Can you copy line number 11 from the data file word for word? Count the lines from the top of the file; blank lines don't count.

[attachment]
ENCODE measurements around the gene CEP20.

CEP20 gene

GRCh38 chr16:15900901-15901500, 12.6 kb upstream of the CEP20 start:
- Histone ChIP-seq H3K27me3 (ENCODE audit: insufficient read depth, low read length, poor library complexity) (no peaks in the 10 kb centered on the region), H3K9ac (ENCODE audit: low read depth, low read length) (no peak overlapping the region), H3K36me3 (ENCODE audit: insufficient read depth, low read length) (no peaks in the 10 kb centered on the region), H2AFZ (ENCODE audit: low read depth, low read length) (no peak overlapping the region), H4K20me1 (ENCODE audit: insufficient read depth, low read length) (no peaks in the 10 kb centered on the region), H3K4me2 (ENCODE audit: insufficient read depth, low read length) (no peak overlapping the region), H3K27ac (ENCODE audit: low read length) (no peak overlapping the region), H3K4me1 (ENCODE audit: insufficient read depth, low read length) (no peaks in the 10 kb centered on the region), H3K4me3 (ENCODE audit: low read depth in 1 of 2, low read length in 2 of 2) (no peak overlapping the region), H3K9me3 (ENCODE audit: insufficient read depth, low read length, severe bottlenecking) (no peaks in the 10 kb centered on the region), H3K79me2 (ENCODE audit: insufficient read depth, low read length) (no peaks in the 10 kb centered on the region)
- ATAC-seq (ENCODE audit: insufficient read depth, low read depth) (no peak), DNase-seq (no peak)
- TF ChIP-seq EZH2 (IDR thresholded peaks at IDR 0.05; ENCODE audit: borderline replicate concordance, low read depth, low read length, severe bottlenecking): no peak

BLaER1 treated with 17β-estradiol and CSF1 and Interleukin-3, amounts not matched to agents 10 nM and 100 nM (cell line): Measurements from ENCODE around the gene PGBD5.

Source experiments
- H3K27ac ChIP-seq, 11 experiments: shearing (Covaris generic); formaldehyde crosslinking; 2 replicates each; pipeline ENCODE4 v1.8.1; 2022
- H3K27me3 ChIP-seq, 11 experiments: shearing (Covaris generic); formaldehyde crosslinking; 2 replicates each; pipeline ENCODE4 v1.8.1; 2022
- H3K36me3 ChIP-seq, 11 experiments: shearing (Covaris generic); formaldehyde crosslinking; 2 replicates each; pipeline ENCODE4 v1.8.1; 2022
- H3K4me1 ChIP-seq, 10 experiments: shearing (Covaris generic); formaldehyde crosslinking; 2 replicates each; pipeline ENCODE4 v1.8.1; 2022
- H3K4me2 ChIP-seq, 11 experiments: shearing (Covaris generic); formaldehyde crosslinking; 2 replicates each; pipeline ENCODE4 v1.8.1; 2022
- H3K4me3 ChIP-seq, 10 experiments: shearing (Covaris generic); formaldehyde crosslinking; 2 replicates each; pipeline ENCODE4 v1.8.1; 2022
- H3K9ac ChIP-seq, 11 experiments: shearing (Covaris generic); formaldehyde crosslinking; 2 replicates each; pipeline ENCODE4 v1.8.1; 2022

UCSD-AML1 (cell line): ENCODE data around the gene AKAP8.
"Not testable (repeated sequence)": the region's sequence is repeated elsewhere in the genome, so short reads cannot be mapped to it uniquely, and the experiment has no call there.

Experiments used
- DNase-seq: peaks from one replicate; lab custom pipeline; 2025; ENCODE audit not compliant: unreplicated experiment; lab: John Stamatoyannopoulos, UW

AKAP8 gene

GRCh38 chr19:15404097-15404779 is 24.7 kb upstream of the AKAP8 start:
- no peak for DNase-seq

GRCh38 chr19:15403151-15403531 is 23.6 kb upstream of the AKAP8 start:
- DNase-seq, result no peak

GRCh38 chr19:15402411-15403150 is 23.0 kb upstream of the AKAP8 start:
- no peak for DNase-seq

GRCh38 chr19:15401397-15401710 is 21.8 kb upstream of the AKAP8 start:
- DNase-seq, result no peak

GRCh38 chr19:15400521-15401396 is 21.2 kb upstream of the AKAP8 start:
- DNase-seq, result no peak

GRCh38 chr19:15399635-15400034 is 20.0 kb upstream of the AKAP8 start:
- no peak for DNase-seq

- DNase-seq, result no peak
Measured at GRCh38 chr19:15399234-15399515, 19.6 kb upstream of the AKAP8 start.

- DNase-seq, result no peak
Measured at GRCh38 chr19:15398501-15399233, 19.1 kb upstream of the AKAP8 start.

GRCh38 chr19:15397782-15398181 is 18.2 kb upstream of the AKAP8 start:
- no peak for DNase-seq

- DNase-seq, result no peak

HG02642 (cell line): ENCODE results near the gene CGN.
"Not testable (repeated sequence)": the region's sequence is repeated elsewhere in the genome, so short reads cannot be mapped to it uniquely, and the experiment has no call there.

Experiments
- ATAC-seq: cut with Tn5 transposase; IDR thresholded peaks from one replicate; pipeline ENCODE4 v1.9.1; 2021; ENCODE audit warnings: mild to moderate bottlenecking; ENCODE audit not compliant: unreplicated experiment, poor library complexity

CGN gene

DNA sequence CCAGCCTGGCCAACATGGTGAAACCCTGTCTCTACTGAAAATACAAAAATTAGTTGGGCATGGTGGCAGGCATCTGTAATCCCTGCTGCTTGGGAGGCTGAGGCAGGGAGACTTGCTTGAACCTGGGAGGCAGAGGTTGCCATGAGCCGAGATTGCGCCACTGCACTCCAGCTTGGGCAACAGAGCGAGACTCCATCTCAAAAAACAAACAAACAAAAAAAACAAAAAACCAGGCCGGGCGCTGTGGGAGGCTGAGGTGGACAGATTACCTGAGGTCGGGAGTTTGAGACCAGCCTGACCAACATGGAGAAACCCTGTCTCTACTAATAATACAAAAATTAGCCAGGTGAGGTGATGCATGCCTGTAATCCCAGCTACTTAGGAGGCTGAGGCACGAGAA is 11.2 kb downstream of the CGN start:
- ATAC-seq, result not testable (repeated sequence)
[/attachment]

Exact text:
- H3K36me3 ChIP-seq, 11 experiments: shearing (Covaris generic); formaldehyde crosslinking; 2 replicates each; pipeline ENCODE4 v1.8.1; 2022